FCC chairman Tom Wheeler said the FCC's goal in launching IP transition trials was to accelerate that transition, not just manage it.
In a talk at a National Journal IP transition event in Washington, Wheeler said that unlike the rail revolution, where trains were hauling coal but were ancillary to coal production, the broadband network, the "hauling" of that information, is the economy. "It is not ancillary."
Wheeler said the FCC can't afford to "sit around and suck eggs" as it did when initially contemplating using spectrum for wireless, or there will be "incredibly adverse consequences."
Wheeler said that if the FCC drags its feet that would be an unsuccessful transition, and if the result reduced competition, that would also be an unsuccessful transition.
Success for Wheeler is a consumer-focused migration that preserves competition, innovation and public safety. He said the tests were all about gauging the impact of transition on those values and how the IP transition can stoke the economy and insure everyone is on the train, rural and urban (and the disabled). "We have an incredibly important responsibility to preserve access [to IP networks] by people with disabilities," Wheeler said. He said the IP trial "cohort" needs to look like "all of America."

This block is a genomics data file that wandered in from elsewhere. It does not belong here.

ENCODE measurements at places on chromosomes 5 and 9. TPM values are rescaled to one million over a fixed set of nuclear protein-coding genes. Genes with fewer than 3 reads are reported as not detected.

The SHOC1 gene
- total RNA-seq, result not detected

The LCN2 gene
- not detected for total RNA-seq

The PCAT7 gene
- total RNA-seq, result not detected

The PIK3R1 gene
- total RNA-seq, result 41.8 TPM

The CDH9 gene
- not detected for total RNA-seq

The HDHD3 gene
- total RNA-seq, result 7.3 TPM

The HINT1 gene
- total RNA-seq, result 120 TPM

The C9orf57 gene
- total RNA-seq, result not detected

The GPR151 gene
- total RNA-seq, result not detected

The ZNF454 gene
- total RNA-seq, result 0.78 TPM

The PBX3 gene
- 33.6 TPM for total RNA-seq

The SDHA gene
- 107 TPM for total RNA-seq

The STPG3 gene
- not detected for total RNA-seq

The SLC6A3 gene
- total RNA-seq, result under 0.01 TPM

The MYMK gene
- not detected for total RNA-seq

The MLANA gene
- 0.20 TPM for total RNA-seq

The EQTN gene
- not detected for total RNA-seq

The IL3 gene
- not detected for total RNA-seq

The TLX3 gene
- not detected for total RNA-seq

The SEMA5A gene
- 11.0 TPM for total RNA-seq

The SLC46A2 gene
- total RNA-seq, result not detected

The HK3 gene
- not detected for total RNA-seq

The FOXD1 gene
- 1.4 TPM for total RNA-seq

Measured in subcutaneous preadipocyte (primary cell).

Asked what lessons from the DTV transition in 2009 could be applied to the IP transition, Wheeler pointed out he had been the one advising then candidate Obama on that transition and then needed to push back the date.
He said he came to that conclusion in part because of the dire economic straight of the country at the time. The thought, he said, was that if the government did not get the transition right, "how in the world will we be trusted to get the mega issues right?"
What he said he learned from the DTV transition to apply to the IP transition was that the key was "information, information, information." It is all about consumers understanding what is going on and being equipped to deal with it, which includes a place to go to ask questions and get answers.
He also said the transition must be consumer, not tech-centric. The third lesson: "You get one shot," which he called a pretty sobering thought.
He said the trials were a way to collect the information to help put together that one shot.
While the IP transition is primarily about transitioning voice from traditional circuit-switched networks to IP, video is also implicated because of the need for interconnection and making sure there is competition for those interconnecting, or "peering" networks.
"In order to have choice and competition in services, it helps to have choice and competition in the networks," he said. "You can't have an opportunity economy without opportunity networks."
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